Kill never even used to utter the word "epilepsy" until he got hate emails after a seizure in the postgame after the Northwestern game last season. One writer called him a "freak." One tweet encouraged Minnesota to "fire the flopper."
He decided to fight back, in the name of the 2.8 million American epileptics who couldn't. He went on the radio and shook again, this time with anger.
"Jerry Kill has epileptic seizures. ..." he began. "I've been battling the same thing for 10 years. ... But at the same time, during that 10-year period, as a staff and as a head coach, we've won a helluva lot of football games. ... [I've had people email me that] 'We got a freak coaching the Minnesota Gophers.' ... I'm not a freak, and neither are [others with the same disease]. ... I'm gonna work my tail end off for the people who have the same situation I have."
And then he did. He began speaking out for the Epilepsy Foundation of Minnesota. One practice, he brought a group of young kids with epilepsy to meet with the team.
"Guys, I want you to look," he said. "These are my people. These kids are just like me. This is who I am." Then he asked what the kids wanted to be when they grew up, going up to each kid. One little girl wanted to be a Minnesota cheerleader. One wanted to be an NFL player. To each of them, he said, "Well, you can. Epilepsy won't stop you from doing it."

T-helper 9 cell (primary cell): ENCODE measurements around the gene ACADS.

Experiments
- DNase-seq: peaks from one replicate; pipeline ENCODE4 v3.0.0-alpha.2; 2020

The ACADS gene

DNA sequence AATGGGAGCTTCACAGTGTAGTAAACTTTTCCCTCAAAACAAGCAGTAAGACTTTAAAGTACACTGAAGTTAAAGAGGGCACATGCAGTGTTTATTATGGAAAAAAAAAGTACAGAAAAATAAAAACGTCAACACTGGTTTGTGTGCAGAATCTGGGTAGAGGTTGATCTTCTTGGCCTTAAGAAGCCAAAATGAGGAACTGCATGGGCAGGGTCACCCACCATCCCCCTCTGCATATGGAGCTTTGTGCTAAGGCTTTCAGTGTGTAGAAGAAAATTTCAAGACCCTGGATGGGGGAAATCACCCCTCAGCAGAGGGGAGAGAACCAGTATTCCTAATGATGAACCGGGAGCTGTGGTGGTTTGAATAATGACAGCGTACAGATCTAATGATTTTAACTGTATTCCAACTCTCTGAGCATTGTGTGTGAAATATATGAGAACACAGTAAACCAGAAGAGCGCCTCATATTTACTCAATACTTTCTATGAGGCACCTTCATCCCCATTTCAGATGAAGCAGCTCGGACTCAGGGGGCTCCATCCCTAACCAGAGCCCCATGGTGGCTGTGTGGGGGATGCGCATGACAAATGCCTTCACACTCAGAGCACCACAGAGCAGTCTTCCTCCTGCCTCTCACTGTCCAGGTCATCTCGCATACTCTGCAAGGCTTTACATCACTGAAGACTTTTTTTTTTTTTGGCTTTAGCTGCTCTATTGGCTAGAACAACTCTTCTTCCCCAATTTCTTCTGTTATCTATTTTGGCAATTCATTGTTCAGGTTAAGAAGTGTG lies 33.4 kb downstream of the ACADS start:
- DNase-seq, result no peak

Some of the kids were smiling. Some of their parents were crying. Some of the players were grinning.
Says Vereen: "That's a moment I'll walk away from the university with. It was humbling."
Kill used to refuse to talk about his epilepsy, but now he can kid about it. This year, coming back from a long recruiting trip, he was riding shotgun with this strength coach, Eric Klein. "Kleiner," he said. "I'm gonna fall asleep now. But if I start to have a seizure, you just push me out on the road and let it happen, OK?"
He's not allowed to drive, of course. He has to depend on Rebecca to get to work in the morning and his coaches to take him home at night. Sometimes, he feels so bad about asking that he'll just walk the five miles home instead.
"I got two goals in life," he says. "Just two. One is to see all the people in the state of Minnesota proud of their Minnesota Gophers football program again. And two is to drive again. I just want to drive my truck, my elbow out the window, listening to country music."
Thanks to the nearby Mayo Clinic, it might happen. An epilepsy specialist there heard about Kill's condition and left him a message: "I can help you." He has. Kill has been eating right, taking long walks in the late afternoon and taking the right medicines. If he can get to six months without a single seizure, the doctors say he can have his truck keys back.
"Man, I'd really love that," he says.
You don't meet many men like Kill, a simple and good man who has more right than any of us to complain, feel sorry for himself and ditch work, yet he never does.
So here's to Jerry Kill and long drives on the road, long drives on the football field and a long career standing on the sideline at Minnesota. And, someday, may a certain little girl be standing in a cheerleader uniform with him.